A tree on a country road.

My Southern and Vietnamese Accent Tells Part Of My Story

As a little girl living in Vietnam, I remember playing around and packing a small backpack. My mom would ask where I was going, and I would always respond, “I am moving to the United States.” We always joked that one day we would get the opportunity to live here. 

Little did we know in October of 2005, I packed my bags for a big move that changed my life. I did not know what to expect walking out of the airport in Jackson, Mississippi. The people and atmosphere were so different than what I was used to.

In my 7-year-old head, I imagined a crowded city with people walking around and socializing. Instead, I found empty sidewalks, many restaurants, and strange buildings. I had always assumed the United States was just one big country. At the time, I did not realize we would be living in the South.

Although the transition was difficult, my stepdad and his family have had a big impact on my experience living here. The main obstacle I faced was learning how to speak a new language. In the United States, only about 8 percent of Vietnamese speak English at home compared to 16 percent of overall foreign born, which means Vietnamese immigrants are not as efficient in English.

Fortunately, I quickly picked up English within a year of living here with the help of my family. I developed a Southern/Asian accent because my family has a very Southern dialect, so everyone always comments about how strange it is to hear me speak at first. Additionally, having an American and Vietnamese family distinguishes me from my other friends whose parents are both immigrants. 

While some friends were still rooted in their Vietnamese culture, I expanded mine and adopted a new one. This allowed me to learn and experience so much more of Southern culture.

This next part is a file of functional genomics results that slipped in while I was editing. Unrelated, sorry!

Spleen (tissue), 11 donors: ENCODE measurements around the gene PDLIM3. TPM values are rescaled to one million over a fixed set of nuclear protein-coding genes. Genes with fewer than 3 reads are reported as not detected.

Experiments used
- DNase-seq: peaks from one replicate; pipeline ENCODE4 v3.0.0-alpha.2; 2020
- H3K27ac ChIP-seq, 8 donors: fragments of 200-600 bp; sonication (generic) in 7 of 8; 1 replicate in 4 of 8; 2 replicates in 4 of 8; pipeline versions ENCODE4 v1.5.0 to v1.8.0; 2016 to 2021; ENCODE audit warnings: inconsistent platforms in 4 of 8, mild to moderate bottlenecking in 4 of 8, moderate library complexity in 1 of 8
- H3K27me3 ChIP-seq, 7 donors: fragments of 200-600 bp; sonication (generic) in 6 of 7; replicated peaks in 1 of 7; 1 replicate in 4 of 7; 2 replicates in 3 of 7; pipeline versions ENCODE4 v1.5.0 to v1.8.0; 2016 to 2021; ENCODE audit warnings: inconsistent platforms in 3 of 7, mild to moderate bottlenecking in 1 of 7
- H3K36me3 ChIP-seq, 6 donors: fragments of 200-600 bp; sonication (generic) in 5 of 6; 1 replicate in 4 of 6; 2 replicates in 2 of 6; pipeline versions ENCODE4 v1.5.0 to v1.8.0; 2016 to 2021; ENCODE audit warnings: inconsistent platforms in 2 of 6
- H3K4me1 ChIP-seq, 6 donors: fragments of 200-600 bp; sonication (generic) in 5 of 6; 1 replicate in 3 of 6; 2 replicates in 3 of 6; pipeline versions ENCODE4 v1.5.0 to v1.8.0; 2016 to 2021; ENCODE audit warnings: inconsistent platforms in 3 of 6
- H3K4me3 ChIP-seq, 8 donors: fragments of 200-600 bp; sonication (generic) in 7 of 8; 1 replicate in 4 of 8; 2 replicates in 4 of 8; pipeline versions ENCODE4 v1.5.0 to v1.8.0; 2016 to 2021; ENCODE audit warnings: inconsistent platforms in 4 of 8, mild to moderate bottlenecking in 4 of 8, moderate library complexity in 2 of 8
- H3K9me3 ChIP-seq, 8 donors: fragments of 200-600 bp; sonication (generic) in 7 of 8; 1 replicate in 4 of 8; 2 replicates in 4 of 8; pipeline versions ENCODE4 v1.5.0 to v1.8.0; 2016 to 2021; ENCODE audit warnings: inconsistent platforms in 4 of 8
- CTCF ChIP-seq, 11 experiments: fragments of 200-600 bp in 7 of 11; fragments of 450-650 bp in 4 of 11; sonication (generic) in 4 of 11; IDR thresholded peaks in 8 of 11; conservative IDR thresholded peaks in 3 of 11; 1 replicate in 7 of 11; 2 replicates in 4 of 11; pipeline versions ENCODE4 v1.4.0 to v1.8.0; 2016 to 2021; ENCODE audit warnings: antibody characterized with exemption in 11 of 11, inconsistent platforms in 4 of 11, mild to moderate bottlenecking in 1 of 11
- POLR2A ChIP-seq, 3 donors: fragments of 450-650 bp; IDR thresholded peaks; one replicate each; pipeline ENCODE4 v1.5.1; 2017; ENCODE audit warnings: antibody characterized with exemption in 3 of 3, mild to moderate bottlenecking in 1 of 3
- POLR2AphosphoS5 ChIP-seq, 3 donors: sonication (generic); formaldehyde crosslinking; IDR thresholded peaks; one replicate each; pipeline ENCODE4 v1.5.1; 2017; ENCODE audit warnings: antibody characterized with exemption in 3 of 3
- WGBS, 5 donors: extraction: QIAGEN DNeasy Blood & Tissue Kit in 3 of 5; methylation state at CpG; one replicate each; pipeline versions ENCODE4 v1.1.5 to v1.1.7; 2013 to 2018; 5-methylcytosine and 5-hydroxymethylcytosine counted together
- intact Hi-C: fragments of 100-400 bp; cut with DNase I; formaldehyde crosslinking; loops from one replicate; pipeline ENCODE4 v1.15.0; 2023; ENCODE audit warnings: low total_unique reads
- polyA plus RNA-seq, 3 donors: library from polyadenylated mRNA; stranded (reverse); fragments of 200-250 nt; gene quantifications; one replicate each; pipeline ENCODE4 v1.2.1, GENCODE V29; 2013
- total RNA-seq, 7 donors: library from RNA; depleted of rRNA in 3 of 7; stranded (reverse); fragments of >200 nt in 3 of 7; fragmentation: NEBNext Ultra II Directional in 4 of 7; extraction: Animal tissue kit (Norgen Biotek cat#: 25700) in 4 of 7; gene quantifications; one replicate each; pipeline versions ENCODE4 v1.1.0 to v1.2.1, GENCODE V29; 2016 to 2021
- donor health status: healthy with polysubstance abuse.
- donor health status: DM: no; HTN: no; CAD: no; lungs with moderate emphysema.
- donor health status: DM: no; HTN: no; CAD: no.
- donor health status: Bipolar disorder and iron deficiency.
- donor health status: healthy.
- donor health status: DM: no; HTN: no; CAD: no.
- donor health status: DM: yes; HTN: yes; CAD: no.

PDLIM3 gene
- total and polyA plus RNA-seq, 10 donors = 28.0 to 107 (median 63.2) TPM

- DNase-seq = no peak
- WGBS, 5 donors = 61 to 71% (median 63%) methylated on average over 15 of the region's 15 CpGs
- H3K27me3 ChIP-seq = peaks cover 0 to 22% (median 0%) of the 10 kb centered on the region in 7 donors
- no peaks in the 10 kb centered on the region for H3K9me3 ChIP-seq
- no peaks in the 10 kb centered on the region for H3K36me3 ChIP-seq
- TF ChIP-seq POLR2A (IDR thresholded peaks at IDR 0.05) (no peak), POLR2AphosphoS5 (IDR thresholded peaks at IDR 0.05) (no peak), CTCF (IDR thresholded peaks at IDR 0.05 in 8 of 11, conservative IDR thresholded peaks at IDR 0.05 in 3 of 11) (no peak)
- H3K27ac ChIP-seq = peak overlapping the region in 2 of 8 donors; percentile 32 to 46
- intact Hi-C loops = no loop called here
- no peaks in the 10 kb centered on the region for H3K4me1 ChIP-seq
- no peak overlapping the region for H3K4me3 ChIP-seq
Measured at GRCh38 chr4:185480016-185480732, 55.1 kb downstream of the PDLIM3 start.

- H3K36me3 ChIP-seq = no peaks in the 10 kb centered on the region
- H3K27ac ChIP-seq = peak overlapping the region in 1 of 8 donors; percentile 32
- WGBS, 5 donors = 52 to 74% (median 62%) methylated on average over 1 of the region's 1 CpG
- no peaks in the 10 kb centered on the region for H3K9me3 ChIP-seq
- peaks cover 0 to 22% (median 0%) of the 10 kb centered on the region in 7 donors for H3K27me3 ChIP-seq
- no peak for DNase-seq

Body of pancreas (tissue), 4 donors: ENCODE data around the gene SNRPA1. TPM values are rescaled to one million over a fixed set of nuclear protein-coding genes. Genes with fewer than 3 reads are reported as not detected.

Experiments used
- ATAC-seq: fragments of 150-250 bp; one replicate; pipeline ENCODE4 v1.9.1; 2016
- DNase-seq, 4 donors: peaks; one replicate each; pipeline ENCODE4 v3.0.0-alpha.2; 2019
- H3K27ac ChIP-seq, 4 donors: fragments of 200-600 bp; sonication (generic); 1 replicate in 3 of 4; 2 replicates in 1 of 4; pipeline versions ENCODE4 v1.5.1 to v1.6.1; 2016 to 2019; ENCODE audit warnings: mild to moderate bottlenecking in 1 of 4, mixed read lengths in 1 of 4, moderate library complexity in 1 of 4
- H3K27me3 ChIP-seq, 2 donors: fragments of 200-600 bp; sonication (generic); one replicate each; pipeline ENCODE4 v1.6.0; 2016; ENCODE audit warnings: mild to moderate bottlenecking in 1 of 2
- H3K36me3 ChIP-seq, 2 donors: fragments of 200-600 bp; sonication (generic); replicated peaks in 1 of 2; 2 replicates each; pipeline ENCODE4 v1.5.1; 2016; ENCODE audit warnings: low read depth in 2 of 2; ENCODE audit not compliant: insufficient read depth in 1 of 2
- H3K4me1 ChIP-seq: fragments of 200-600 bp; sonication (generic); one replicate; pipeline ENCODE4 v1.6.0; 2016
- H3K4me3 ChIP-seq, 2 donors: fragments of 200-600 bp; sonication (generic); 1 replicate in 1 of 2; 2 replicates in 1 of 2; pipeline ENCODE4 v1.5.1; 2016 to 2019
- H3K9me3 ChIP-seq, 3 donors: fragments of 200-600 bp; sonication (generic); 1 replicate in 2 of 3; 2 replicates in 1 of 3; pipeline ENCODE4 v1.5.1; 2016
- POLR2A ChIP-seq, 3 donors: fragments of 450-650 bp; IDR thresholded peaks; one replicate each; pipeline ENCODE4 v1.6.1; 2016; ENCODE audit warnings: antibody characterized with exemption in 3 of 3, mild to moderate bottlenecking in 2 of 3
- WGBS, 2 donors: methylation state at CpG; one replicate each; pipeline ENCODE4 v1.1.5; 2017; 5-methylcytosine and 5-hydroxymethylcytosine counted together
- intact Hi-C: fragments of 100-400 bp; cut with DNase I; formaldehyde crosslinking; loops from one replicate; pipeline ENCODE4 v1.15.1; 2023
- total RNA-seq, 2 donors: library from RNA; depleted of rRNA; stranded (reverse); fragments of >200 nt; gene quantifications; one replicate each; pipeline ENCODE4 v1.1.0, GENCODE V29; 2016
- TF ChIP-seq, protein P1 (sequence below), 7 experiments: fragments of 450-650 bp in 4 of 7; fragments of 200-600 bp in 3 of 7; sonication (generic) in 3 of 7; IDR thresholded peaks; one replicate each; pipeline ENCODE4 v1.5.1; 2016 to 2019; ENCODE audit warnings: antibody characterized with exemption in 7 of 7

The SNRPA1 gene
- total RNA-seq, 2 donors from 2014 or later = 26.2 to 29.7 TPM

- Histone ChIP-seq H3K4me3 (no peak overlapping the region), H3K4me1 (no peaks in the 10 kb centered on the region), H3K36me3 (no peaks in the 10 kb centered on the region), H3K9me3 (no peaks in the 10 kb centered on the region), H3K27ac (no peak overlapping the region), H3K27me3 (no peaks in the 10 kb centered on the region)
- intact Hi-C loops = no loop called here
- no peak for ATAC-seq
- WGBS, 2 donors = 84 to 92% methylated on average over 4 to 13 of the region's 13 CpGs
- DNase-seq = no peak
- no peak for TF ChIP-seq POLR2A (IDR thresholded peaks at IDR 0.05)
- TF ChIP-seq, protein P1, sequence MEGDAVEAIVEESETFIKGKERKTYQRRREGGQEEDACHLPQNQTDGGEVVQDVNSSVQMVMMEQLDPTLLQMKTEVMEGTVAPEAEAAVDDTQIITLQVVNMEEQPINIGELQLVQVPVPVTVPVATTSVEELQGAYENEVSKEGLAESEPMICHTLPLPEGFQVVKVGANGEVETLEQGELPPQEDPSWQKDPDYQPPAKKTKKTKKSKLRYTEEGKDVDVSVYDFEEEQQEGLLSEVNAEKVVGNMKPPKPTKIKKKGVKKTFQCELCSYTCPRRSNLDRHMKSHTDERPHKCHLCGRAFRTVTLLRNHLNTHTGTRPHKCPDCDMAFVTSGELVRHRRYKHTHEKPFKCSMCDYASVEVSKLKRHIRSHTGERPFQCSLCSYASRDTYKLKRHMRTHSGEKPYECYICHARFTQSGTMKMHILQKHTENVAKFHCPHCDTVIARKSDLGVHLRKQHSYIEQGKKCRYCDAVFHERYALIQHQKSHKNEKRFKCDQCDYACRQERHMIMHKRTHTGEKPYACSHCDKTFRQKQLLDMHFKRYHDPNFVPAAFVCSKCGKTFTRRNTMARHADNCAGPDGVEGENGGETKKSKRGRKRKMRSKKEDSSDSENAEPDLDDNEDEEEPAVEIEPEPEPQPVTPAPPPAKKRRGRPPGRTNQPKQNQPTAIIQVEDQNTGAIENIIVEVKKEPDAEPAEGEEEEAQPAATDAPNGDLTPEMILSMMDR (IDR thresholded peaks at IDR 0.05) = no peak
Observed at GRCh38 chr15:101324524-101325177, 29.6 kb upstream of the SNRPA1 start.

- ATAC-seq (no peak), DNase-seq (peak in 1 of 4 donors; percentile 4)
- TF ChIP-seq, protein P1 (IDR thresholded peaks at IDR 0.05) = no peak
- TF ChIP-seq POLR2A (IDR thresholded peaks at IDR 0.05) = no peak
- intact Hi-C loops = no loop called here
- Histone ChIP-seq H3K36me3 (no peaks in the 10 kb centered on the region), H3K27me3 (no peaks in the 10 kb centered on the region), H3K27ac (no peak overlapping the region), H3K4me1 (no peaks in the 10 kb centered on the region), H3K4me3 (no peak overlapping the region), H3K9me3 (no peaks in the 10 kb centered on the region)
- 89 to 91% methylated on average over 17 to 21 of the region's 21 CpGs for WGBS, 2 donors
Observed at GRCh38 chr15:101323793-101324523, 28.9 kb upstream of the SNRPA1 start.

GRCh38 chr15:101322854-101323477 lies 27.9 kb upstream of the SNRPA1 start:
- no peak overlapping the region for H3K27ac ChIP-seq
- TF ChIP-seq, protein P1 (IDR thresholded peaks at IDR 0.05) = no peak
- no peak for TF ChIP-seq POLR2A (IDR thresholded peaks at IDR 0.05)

When I think about the South and Southern culture, the first thing that comes to mind is close families. During the holidays, my family has a potluck. Sports were a big deal in my family, and I loved watching the NFL and college football with my dad. 

On school breaks, I spent most of my time with my aunt and uncle in Arkansas. While staying there, we went fishing or hunting, rode four-wheelers, and hiked through the mountains. 

Yellow fields and white clouds on a sunny day.

We always do everything as a group, and I really enjoy that about living here. However, I have faced problems as an immigrant. The South is a conservative state, which means I have experienced racist comments and stereotyping, such as “Are you legal,” “You must be smart because you are Asian” and “Have you ever eaten a dog?” Sometimes, I have gotten weird looks while eating at a predominately white restaurant with my family. 

I understand that the South still has problems with racism. I also recognize that this can happen anywhere, so I take the good with the bad. I don’t let what people say bother me, and I appreciate my time living here regardless.

One of my favorite things about living in the South is the food. No matter where you are from, everyone has one thing in common, enjoying good food. The landscape is also beautiful. I can drive for miles, and the side of the roads is covered in vibrant green oak and pine trees. 

I love spending the time in the Ozark mountains in Arkansas, and I have found some areas around Oxford beautiful. The simplest places like the parks have so much beauty and character. 

Sometimes, I forget I was born in another country because I have blended in so well in this new environment. Mississippi is my home, and I have enjoyed many moments living here.


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